As the tropical-like heat and humidity of August settles over Central New York (maybe, or maybe not), the massive tropical-like blooms of hardy hibiscus, at right, appear in many gardens throughout the region, too!
While the blooms of this perennial are exotic, the plant itself isn't. In fact, the plants used to create dozens of dazzling hardy hibiscus hybrids are all native from here in the northeast, west to Illinois and Missouri. In fact, much of the breeding work that resulted in these hybrids has been performed in the truly unexotic locations of central Iowa and Lincoln, Nebraska!
To learn more about these surprisingly sturdy (winter hardy to at least -22°F), wet soil-tolerant perennials, click here!
Question of the Week
As the snow recedes during midwinter thaws, it's common to see snake-like trails, like the one in this picture, running across lawns throughout Central New York. Often attributed to moles, they're actually runways through the dormant grass created by meadow voles as they scurry from burrow to burrow under the snow.
To learn more about this mouse-like critter, click here! I'll also show you what star-nose and eastern moles look like, and show you the kind of damage they can cause in Central New York lawns,
The Weather and Your Lawn, Landscape and Garden
It seems like it's taking FOREVER for spring to really arrive across upstate New York this year - despite the fact that we average almost five inches of snow each April here in Syracuse!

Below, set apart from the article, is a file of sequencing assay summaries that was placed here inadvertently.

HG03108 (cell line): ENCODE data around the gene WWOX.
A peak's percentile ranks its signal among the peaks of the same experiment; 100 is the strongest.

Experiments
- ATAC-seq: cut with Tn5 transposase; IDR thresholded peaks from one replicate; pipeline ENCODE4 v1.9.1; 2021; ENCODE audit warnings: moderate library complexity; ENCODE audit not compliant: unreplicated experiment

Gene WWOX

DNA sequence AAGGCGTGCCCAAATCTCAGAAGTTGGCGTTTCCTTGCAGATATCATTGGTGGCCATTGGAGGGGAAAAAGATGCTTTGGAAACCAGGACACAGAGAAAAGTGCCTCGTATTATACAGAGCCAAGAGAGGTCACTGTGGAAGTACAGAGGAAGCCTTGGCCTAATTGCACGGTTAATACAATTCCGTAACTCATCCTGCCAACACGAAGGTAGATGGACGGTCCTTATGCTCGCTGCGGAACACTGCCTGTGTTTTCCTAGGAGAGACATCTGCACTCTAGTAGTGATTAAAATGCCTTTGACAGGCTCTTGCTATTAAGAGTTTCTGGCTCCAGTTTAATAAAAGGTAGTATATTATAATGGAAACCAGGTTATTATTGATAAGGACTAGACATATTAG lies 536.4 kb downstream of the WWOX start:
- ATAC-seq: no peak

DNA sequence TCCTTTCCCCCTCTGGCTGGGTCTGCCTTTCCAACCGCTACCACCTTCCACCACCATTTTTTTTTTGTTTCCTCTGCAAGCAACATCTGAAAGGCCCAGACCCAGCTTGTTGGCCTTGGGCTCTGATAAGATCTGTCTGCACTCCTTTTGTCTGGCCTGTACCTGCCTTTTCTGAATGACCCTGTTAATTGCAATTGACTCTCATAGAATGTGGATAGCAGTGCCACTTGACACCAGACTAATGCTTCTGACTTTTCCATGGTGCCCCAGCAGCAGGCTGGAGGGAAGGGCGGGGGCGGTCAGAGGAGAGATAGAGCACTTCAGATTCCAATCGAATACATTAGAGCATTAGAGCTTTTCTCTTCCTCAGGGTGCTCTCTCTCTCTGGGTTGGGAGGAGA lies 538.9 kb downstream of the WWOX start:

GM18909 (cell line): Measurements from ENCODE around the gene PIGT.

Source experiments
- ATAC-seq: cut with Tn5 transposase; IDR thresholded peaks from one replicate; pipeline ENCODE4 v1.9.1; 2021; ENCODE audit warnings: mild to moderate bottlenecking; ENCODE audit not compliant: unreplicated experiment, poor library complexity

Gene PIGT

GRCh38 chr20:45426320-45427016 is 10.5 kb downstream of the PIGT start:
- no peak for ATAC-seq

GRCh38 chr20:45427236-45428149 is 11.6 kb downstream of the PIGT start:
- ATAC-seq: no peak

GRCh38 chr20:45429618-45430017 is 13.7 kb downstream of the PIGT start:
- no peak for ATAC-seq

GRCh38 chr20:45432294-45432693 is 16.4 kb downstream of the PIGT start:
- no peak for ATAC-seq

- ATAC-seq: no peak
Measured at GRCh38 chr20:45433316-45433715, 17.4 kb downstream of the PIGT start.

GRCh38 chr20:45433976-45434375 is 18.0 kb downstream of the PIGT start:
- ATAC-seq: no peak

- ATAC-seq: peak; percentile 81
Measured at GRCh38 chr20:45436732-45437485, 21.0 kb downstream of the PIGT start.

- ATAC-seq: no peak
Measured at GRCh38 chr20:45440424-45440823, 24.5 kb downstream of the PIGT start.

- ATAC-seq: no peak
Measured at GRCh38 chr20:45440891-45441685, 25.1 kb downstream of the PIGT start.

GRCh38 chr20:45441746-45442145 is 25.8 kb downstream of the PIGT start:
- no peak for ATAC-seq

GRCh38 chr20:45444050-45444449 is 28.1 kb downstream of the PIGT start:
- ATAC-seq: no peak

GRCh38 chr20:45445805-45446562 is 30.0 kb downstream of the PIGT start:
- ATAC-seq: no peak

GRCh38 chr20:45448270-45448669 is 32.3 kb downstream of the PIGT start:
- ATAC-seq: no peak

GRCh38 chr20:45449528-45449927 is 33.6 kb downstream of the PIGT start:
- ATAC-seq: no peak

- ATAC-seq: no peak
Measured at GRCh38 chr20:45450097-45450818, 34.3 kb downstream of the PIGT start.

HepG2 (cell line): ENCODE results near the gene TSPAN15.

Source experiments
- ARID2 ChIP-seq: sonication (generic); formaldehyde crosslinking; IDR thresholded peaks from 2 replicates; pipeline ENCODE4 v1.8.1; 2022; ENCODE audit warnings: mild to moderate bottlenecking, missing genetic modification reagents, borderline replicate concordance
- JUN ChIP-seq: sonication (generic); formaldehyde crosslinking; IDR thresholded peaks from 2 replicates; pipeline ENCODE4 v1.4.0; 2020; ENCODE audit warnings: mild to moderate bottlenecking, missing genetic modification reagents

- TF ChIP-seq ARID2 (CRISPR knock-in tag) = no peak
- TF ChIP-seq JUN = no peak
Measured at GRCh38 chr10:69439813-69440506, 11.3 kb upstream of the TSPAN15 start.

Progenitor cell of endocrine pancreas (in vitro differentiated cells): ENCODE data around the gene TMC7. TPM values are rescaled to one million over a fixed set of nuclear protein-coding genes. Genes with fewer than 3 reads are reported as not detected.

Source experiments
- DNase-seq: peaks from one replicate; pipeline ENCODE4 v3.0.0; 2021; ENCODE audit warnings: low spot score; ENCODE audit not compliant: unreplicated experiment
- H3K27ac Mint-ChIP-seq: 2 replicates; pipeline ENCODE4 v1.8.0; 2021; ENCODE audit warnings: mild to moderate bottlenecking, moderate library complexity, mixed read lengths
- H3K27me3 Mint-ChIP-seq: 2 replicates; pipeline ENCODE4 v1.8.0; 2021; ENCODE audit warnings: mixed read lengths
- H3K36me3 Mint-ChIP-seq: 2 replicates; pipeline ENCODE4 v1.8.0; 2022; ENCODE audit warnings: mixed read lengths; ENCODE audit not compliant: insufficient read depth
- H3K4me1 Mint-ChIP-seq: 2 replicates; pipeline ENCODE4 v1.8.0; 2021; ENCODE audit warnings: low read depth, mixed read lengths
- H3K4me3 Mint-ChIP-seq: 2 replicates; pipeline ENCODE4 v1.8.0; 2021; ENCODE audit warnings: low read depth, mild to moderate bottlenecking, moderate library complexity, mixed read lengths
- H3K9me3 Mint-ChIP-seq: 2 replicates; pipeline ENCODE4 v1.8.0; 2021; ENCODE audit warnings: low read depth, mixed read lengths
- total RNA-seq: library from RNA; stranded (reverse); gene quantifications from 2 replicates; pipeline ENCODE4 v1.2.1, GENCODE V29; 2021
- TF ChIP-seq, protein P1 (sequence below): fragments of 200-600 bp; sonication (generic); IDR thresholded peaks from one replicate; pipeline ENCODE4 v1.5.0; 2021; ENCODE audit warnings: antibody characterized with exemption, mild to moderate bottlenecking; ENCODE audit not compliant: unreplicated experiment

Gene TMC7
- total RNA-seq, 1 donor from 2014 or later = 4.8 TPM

In fact, the coum cyclamen along our driveway, at right, were blooming through a dusting of snow in April 10th of last year. How soon we forget!
(By the way, coum cyclamen will be my next featured plant, so make sure to check back in the next week, or two!)
So, what can we do do satisfy the desire to start our gardening engines? Click here for some suggestions.
While this website has technically been online for over five years, I really just got serious about it right at a year ago. In fact, I launched the new and improved (hopefully) version just after last year's inaugural "CNY Blooms" flower and garden show.
As part of the webmaster learning curve, I started tracking the site's statistics last October using, for better or for worse, Google Analytics, above right.
It's been interesting to see how traffic to the site has been closely correlated to the weather - i.e., traffic decreased through December and January, but has picked up significantly through March into the first couple of days of April as the days gradually get warmer, sunnier, and longer!
Even more interesting, however, has been tracking the pages most frequently visited. If you're curious, click here to see how similar your lawn, landscape and garden interests and concerns match those of others visiting this website.